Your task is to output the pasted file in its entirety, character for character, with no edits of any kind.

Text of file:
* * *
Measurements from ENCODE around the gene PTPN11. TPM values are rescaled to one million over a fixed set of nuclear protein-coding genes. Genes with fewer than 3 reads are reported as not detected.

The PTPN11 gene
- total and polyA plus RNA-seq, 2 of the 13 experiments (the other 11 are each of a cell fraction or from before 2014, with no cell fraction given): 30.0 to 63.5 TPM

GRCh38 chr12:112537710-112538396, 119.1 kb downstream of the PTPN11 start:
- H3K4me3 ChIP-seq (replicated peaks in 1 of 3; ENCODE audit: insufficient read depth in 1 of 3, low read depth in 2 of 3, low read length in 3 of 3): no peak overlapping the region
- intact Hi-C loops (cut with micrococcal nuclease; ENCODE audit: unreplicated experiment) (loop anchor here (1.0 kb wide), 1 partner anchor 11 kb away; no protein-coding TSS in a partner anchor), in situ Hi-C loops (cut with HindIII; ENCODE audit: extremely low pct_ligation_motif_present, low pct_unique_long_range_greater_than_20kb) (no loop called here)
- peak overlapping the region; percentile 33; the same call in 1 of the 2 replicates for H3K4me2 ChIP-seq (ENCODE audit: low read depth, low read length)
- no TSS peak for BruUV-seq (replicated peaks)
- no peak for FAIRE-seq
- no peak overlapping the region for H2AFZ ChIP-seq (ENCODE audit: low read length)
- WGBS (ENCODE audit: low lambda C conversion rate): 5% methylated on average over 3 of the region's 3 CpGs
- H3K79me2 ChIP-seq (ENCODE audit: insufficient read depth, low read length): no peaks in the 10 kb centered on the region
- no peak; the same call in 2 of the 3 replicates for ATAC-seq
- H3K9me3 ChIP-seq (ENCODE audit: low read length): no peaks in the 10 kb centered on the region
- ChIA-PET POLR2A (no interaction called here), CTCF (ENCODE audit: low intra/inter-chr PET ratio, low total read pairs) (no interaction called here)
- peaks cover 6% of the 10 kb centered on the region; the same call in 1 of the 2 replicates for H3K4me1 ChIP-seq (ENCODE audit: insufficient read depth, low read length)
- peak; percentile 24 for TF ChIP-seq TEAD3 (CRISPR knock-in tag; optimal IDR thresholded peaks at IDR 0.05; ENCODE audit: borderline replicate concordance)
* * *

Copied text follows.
Measurements from ENCODE around the gene PTPN11. TPM values are rescaled to one million over a fixed set of nuclear protein-coding genes. Genes with fewer than 3 reads are reported as not detected.

The PTPN11 gene
- total and polyA plus RNA-seq, 2 of the 13 experiments (the other 11 are each of a cell fraction or from before 2014, with no cell fraction given): 30.0 to 63.5 TPM

GRCh38 chr12:112537710-112538396, 119.1 kb downstream of the PTPN11 start:
- H3K4me3 ChIP-seq (replicated peaks in 1 of 3; ENCODE audit: insufficient read depth in 1 of 3, low read depth in 2 of 3, low read length in 3 of 3): no peak overlapping the region
- intact Hi-C loops (cut with micrococcal nuclease; ENCODE audit: unreplicated experiment) (loop anchor here (1.0 kb wide), 1 partner anchor 11 kb away; no protein-coding TSS in a partner anchor), in situ Hi-C loops (cut with HindIII; ENCODE audit: extremely low pct_ligation_motif_present, low pct_unique_long_range_greater_than_20kb) (no loop called here)
- peak overlapping the region; percentile 33; the same call in 1 of the 2 replicates for H3K4me2 ChIP-seq (ENCODE audit: low read depth, low read length)
- no TSS peak for BruUV-seq (replicated peaks)
- no peak for FAIRE-seq
- no peak overlapping the region for H2AFZ ChIP-seq (ENCODE audit: low read length)
- WGBS (ENCODE audit: low lambda C conversion rate): 5% methylated on average over 3 of the region's 3 CpGs
- H3K79me2 ChIP-seq (ENCODE audit: insufficient read depth, low read length): no peaks in the 10 kb centered on the region
- no peak; the same call in 2 of the 3 replicates for ATAC-seq
- H3K9me3 ChIP-seq (ENCODE audit: low read length): no peaks in the 10 kb centered on the region
- ChIA-PET POLR2A (no interaction called here), CTCF (ENCODE audit: low intra/inter-chr PET ratio, low total read pairs) (no interaction called here)
- peaks cover 6% of the 10 kb centered on the region; the same call in 1 of the 2 replicates for H3K4me1 ChIP-seq (ENCODE audit: insufficient read depth, low read length)
- peak; percentile 24 for TF ChIP-seq TEAD3 (CRISPR knock-in tag; optimal IDR thresholded peaks at IDR 0.05; ENCODE audit: borderline replicate concordance)